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J Phys Chem B. 2006 Nov 30;110(47):24121-37.

Molecular dynamics of apo-adenylate kinase: a distance replica exchange method for the free energy of conformational fluctuations.

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  • 1Department of Chemistry and the Quantitative Biology Modeling Initiative, Michigan State University, East Lansing, Michigan 48824-1322, USA.

Abstract

A large domain motion in adenylate kinase from E. coli (AKE) is studied with molecular dynamics. AKE undergoes a large-scale rearrangement of its lid and AMP-binding domains when the open form closes over its substrates, AMP, and Mg2+-ATP, whereby the AMP-binding and lid domains come closer to the core. The third domain, the core, is relatively stable during this motion. A reaction coordinate that monitors the distance between the AMP-binding and core domains is selected to be able to compare with the results of energy transfer experiments. Sampling along this reaction coordinate is carried out by using a distance replica exchange method (DREM), where systems that differ by a restraint potential enforcing different reaction coordinate values are independently simulated with periodic attempts at exchange of these systems. Several methods are used to study the efficiency and convergence properties of the DREM simulation and compared with an analogous non-DREM simulation. The DREM greatly accelerates the rate and extent of configurational sampling and leads to equilibrium sampling as measured by monitoring collective modes obtained from a principal coordinate analysis. The potential of mean force along the reaction coordinate reveals a rather flat region for distances from the open to a relatively closed AKE conformation. The potential of mean force for smaller distances has a distinct minimum that is quite close to that found in the closed form X-ray structure. In concert with a decrease in the reaction coordinate distance (AMP-binding-to-core distance) the lid-to-core distance of AKE also decreases. Therefore, apo AKE can fluctuate from its open form to conformations that are quite similar to its closed form X-ray structure, even in the absence of its substrates.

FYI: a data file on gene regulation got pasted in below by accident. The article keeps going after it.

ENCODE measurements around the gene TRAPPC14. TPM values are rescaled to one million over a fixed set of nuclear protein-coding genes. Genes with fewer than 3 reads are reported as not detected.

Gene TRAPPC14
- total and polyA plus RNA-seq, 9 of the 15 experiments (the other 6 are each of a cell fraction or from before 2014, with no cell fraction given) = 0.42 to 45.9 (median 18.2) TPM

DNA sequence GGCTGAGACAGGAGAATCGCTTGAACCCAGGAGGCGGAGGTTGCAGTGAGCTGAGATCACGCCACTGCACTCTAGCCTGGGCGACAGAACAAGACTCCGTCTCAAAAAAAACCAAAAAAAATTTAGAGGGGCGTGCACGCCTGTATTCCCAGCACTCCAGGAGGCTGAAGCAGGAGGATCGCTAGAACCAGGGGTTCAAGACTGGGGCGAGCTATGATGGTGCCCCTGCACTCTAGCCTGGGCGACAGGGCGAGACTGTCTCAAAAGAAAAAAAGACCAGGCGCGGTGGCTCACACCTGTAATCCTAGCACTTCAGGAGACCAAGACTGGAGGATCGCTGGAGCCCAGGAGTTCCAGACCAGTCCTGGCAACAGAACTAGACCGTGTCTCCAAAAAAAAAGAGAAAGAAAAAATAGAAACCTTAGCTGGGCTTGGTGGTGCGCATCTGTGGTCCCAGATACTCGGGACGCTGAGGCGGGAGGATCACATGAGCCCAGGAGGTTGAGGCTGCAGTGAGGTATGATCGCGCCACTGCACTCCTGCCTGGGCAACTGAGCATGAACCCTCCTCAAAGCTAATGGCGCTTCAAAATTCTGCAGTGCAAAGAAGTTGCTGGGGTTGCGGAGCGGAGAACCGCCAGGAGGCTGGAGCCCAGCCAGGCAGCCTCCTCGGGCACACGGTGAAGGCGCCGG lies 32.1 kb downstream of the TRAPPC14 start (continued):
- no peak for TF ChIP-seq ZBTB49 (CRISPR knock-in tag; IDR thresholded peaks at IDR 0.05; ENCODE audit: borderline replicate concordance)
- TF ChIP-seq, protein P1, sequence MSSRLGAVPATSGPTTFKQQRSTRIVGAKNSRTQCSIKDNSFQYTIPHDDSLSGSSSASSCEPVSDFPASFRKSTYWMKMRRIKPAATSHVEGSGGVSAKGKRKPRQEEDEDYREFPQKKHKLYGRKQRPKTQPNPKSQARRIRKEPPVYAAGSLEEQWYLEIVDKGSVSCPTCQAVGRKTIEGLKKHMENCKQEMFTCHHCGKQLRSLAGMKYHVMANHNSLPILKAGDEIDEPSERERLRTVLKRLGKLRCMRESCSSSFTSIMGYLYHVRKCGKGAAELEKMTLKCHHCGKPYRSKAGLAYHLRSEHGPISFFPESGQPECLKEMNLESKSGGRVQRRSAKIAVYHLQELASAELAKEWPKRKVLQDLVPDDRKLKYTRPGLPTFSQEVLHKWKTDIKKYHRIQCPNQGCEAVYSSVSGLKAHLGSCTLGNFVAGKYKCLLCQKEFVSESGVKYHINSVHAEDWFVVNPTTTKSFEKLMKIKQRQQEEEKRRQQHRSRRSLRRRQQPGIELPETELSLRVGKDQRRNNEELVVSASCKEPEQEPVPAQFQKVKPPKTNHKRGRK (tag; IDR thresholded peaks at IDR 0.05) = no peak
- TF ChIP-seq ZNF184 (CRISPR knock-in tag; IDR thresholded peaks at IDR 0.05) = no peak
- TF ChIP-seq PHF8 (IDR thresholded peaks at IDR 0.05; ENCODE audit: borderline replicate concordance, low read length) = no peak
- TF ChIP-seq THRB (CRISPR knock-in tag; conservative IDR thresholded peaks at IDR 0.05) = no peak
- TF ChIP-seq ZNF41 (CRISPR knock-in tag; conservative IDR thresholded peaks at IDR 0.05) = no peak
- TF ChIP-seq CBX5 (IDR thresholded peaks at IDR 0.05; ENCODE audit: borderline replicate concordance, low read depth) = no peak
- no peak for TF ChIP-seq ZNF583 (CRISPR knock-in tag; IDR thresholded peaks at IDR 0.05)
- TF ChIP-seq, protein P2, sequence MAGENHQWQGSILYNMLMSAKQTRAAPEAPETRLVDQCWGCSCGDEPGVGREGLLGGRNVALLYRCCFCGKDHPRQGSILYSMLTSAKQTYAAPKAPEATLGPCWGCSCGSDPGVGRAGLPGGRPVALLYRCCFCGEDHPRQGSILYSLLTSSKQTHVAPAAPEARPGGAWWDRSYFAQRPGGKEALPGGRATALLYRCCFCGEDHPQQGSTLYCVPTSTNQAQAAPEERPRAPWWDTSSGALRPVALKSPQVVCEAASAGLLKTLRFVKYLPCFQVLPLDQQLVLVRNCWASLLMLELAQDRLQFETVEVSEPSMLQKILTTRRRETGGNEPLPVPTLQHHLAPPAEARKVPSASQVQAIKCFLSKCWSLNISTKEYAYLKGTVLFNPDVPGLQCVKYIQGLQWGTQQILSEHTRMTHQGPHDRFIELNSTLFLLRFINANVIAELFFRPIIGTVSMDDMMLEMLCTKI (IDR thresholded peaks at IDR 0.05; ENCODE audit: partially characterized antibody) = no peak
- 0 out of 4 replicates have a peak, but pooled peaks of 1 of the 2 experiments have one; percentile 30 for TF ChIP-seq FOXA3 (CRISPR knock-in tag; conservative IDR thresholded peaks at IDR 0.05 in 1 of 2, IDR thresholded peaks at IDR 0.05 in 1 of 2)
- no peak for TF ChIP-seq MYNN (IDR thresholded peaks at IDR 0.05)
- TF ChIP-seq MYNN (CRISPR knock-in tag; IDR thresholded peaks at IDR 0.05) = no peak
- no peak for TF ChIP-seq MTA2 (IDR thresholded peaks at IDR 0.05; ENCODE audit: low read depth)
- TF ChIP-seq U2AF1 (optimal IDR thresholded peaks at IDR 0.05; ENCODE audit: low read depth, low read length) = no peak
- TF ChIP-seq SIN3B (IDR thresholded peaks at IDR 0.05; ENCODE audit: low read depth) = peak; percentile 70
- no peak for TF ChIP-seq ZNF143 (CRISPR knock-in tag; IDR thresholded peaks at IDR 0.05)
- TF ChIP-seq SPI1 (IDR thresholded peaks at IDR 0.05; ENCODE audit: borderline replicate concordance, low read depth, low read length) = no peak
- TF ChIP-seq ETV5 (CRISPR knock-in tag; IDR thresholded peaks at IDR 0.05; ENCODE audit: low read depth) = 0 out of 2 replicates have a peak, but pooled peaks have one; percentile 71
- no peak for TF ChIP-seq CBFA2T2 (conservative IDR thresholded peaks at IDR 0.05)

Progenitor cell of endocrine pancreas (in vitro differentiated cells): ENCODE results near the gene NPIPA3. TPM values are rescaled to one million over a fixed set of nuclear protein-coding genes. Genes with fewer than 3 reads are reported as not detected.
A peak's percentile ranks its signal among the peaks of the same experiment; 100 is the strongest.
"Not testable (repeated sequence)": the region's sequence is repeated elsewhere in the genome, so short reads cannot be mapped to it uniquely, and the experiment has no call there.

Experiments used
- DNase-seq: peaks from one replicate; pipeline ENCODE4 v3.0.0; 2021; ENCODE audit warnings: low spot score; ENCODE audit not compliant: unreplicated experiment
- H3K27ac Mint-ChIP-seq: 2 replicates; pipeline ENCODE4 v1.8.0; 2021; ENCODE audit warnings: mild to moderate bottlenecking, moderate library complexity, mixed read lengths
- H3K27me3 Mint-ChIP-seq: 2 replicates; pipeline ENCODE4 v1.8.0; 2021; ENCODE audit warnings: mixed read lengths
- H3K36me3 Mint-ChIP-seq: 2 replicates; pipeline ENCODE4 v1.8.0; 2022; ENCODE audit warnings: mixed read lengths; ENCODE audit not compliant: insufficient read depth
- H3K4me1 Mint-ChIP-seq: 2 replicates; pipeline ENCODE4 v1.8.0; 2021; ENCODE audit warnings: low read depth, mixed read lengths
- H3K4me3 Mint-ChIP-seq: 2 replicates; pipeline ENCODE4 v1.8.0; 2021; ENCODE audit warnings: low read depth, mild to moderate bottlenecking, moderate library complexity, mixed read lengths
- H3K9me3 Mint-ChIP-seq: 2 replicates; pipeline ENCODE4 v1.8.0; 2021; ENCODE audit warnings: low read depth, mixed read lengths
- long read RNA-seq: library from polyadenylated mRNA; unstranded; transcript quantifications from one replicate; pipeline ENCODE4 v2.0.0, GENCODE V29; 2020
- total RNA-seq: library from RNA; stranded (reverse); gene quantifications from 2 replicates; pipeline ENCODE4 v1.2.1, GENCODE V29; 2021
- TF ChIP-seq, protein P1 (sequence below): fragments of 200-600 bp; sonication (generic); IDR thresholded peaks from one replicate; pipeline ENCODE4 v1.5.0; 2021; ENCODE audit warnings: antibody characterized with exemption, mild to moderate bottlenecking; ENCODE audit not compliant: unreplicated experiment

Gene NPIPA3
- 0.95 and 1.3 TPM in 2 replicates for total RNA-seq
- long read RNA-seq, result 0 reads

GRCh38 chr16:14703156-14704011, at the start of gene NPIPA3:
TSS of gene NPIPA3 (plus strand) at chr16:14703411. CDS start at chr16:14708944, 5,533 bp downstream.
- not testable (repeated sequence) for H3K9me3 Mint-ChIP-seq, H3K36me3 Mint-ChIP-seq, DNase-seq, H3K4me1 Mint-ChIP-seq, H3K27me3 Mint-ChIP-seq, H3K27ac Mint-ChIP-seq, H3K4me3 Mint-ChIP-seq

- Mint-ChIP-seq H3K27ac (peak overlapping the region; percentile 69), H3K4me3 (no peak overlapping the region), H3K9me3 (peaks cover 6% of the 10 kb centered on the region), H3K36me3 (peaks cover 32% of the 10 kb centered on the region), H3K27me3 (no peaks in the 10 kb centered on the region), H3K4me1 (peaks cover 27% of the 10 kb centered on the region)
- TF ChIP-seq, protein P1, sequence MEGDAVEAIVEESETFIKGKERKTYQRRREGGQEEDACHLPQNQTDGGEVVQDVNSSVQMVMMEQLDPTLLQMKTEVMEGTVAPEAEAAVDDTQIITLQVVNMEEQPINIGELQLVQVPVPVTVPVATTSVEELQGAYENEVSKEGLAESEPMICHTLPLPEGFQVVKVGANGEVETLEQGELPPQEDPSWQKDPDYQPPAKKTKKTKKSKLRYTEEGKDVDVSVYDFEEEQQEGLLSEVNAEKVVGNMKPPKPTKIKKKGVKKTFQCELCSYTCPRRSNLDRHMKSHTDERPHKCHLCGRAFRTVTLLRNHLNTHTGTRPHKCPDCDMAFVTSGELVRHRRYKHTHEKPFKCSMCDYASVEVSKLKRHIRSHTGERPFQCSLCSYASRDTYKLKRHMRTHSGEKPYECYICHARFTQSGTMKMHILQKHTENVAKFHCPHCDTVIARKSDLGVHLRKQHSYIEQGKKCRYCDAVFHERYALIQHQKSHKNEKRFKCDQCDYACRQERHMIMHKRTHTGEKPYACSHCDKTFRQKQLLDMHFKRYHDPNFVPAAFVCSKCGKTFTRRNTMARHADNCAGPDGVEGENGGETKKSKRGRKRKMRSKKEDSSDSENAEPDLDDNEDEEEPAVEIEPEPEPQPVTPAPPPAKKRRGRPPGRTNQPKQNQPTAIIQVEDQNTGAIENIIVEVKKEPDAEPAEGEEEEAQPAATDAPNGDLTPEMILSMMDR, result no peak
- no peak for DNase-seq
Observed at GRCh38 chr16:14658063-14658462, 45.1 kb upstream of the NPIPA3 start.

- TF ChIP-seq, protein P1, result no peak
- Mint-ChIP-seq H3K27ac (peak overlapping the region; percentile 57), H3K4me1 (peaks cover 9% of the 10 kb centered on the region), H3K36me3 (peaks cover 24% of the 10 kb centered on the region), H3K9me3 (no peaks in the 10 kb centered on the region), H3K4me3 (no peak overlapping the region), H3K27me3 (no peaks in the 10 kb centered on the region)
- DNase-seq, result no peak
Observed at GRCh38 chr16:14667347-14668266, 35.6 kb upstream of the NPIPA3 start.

PMID:
17125384
[PubMed - indexed for MEDLINE]
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